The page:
I have the following premise: \begin{gather} ¬B⟹D \\ ¬A⟹C \end{gather}

And I have to prove this formula: $$ ¬(A\vee B)⟹C \wedge D $$ I'm allowed to use only the following rules I$\wedge$, E$\wedge$, I$\vee$, E$⟹$, I$⟹$, I$¬$, E$¬$, E$\vee$, it.

I understand the rules. But in this problem I don't know how to start. I'm a beginner in natural deduction.

  • $\begingroup$ Are you sure about the first premise ? Maybe $\lnot B \to D$ ... $\endgroup$ – Mauro ALLEGRANZA Mar 18 '17 at 16:53
  • $\begingroup$ Yes! Sorry... edited $\endgroup$ – user425260 Mar 18 '17 at 16:54
  • $\begingroup$ How is $ I \neg$ defined? $\endgroup$ – Bram28 Mar 18 '17 at 18:12

With Natural Deduction rules:

1) $\lnot B \to D$ --- premise

2) $\lnot A \to C$ --- premise

3) $\lnot (A \lor B)$ --- assumed [a]

4) $A$ --- assumed [b]

5) $A \lor B$ --- from 4) by $\lor$I

6) $\bot$ --- from 3) and 5) by $\lnot$E

7) $\lnot A$ --- from 4) and 6) by $\lnot$I, discharging [b]

Note: without $\bot$, probably your $\lnot$I rule allows you to derive $\lnot \varphi$ after a derivation of a contradiction from the assumption $\varphi$. If so, you can skip 6) and justify 7) with: from 4), 3) and 5) by $\lnot$I, discharging [b].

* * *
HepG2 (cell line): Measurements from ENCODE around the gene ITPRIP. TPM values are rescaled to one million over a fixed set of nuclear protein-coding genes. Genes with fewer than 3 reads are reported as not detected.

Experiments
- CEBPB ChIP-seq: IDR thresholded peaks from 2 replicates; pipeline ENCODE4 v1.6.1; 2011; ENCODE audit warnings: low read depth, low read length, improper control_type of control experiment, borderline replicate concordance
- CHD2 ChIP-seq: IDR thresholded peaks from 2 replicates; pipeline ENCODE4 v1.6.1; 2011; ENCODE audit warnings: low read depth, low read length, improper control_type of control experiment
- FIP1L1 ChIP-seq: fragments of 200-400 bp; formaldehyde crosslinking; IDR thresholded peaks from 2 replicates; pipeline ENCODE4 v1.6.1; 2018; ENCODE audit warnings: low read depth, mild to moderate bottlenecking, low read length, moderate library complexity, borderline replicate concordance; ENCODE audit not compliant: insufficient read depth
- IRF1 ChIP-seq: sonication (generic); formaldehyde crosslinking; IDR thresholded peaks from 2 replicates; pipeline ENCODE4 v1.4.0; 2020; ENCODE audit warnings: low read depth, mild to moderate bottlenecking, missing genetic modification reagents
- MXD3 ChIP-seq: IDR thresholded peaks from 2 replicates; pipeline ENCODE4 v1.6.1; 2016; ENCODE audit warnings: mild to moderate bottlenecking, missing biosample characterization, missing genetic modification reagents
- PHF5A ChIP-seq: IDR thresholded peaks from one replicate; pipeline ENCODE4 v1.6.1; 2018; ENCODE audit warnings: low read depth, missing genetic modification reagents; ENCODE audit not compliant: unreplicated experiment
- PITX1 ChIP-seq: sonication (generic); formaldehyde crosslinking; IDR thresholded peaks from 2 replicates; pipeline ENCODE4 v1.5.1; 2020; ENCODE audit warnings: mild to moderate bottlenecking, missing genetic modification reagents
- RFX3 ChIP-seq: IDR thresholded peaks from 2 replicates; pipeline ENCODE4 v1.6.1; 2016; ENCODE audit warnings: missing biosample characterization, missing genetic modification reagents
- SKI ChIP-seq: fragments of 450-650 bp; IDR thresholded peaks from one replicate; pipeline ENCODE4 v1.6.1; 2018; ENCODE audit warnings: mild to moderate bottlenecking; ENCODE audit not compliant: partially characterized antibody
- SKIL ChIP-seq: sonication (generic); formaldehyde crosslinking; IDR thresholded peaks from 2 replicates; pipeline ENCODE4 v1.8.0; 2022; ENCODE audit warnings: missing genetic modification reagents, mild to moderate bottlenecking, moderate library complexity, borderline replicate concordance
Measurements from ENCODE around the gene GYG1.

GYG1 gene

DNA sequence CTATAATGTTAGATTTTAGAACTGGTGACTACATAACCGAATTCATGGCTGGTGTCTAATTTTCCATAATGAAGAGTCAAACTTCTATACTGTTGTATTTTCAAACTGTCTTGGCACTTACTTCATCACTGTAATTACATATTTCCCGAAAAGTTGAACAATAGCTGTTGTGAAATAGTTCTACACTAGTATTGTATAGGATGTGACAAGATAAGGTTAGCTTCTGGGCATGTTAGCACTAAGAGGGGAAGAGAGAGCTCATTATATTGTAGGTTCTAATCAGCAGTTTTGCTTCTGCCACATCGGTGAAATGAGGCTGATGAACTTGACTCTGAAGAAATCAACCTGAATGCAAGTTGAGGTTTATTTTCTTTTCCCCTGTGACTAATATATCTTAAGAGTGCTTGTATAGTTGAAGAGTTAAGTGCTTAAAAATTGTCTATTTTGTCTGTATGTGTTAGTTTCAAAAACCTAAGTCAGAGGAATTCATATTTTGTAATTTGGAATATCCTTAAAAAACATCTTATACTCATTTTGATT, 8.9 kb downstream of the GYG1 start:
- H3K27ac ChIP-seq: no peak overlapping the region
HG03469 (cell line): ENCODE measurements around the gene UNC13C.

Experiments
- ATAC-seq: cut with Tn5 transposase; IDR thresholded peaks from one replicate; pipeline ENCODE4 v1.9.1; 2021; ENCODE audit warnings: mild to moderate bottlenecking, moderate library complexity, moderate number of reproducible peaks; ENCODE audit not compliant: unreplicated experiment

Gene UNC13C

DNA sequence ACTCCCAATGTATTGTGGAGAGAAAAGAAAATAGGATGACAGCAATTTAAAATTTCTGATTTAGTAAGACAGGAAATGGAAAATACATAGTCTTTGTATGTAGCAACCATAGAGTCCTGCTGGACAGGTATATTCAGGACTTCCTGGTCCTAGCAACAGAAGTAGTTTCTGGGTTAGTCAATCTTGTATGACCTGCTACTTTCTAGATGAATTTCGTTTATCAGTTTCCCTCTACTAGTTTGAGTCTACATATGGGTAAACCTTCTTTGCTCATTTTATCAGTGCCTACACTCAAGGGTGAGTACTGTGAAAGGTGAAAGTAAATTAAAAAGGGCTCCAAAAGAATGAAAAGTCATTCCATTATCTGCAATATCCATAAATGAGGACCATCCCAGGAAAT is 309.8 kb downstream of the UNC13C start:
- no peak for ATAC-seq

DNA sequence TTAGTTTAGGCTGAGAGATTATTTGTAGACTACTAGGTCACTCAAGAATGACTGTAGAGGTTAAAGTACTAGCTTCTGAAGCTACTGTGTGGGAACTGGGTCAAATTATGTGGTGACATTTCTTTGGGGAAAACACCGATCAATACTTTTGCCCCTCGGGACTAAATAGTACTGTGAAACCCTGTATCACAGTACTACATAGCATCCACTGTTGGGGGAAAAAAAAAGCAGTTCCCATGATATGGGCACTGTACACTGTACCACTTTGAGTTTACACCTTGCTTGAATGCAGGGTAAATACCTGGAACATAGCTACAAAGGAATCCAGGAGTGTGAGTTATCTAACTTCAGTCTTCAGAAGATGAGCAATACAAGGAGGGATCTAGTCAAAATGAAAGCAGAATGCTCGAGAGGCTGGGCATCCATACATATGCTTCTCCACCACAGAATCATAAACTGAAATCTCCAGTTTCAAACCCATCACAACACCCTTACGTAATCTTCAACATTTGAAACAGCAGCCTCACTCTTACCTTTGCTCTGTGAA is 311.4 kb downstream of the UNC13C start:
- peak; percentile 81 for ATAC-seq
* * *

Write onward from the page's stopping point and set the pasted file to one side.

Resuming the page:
8) $C$ --- from 2) and 7) by $\to$E

9) $B$ --- assumed [c]

In the same way as before, we derive a contradiction, frow which derive $\lnot B$ (discharging [c]) and with 1) we derive (by $\to$E) :

10) $D$

11) $C \land D$ --- from 8) and 10) by $\land$I

12) $\lnot (A \lor B) \to (C \land D)$ --- from 3) and 12) by $\to$I, discharging [a].

  • $\begingroup$ Sorry maybe I have to explain better my questions. But I don't understand the meaning of ⊥. We didn't study that. We can't use derivative rules in this exercise. Thanks for show me how to start! $\endgroup$ – user425260 Mar 18 '17 at 17:15
  • $\begingroup$ @JosepB - I've understood that you are "a beginner in natural deduction", but I've assumed that you have at least studied the rules of ND. $\endgroup$ – Mauro ALLEGRANZA Mar 18 '17 at 17:30
  • $\begingroup$ Yes, maybe in the next units we study the meaning of ⊥. Anyway I'll google it. Thanks @Mauro $\endgroup$ – user425260 Mar 18 '17 at 17:43
  • $\begingroup$ @JosepB - I've linked a good on-line presentation of ND and its rules exactly to support my proof; maybe you have to provide in your question the list of rules you are allowed to use... $\endgroup$ – Mauro ALLEGRANZA Mar 18 '17 at 17:50
  • $\begingroup$ You're right @Mauro. I edited the question with the rules that I'm allowed to use. $\endgroup$ – user425260 Mar 18 '17 at 18:03

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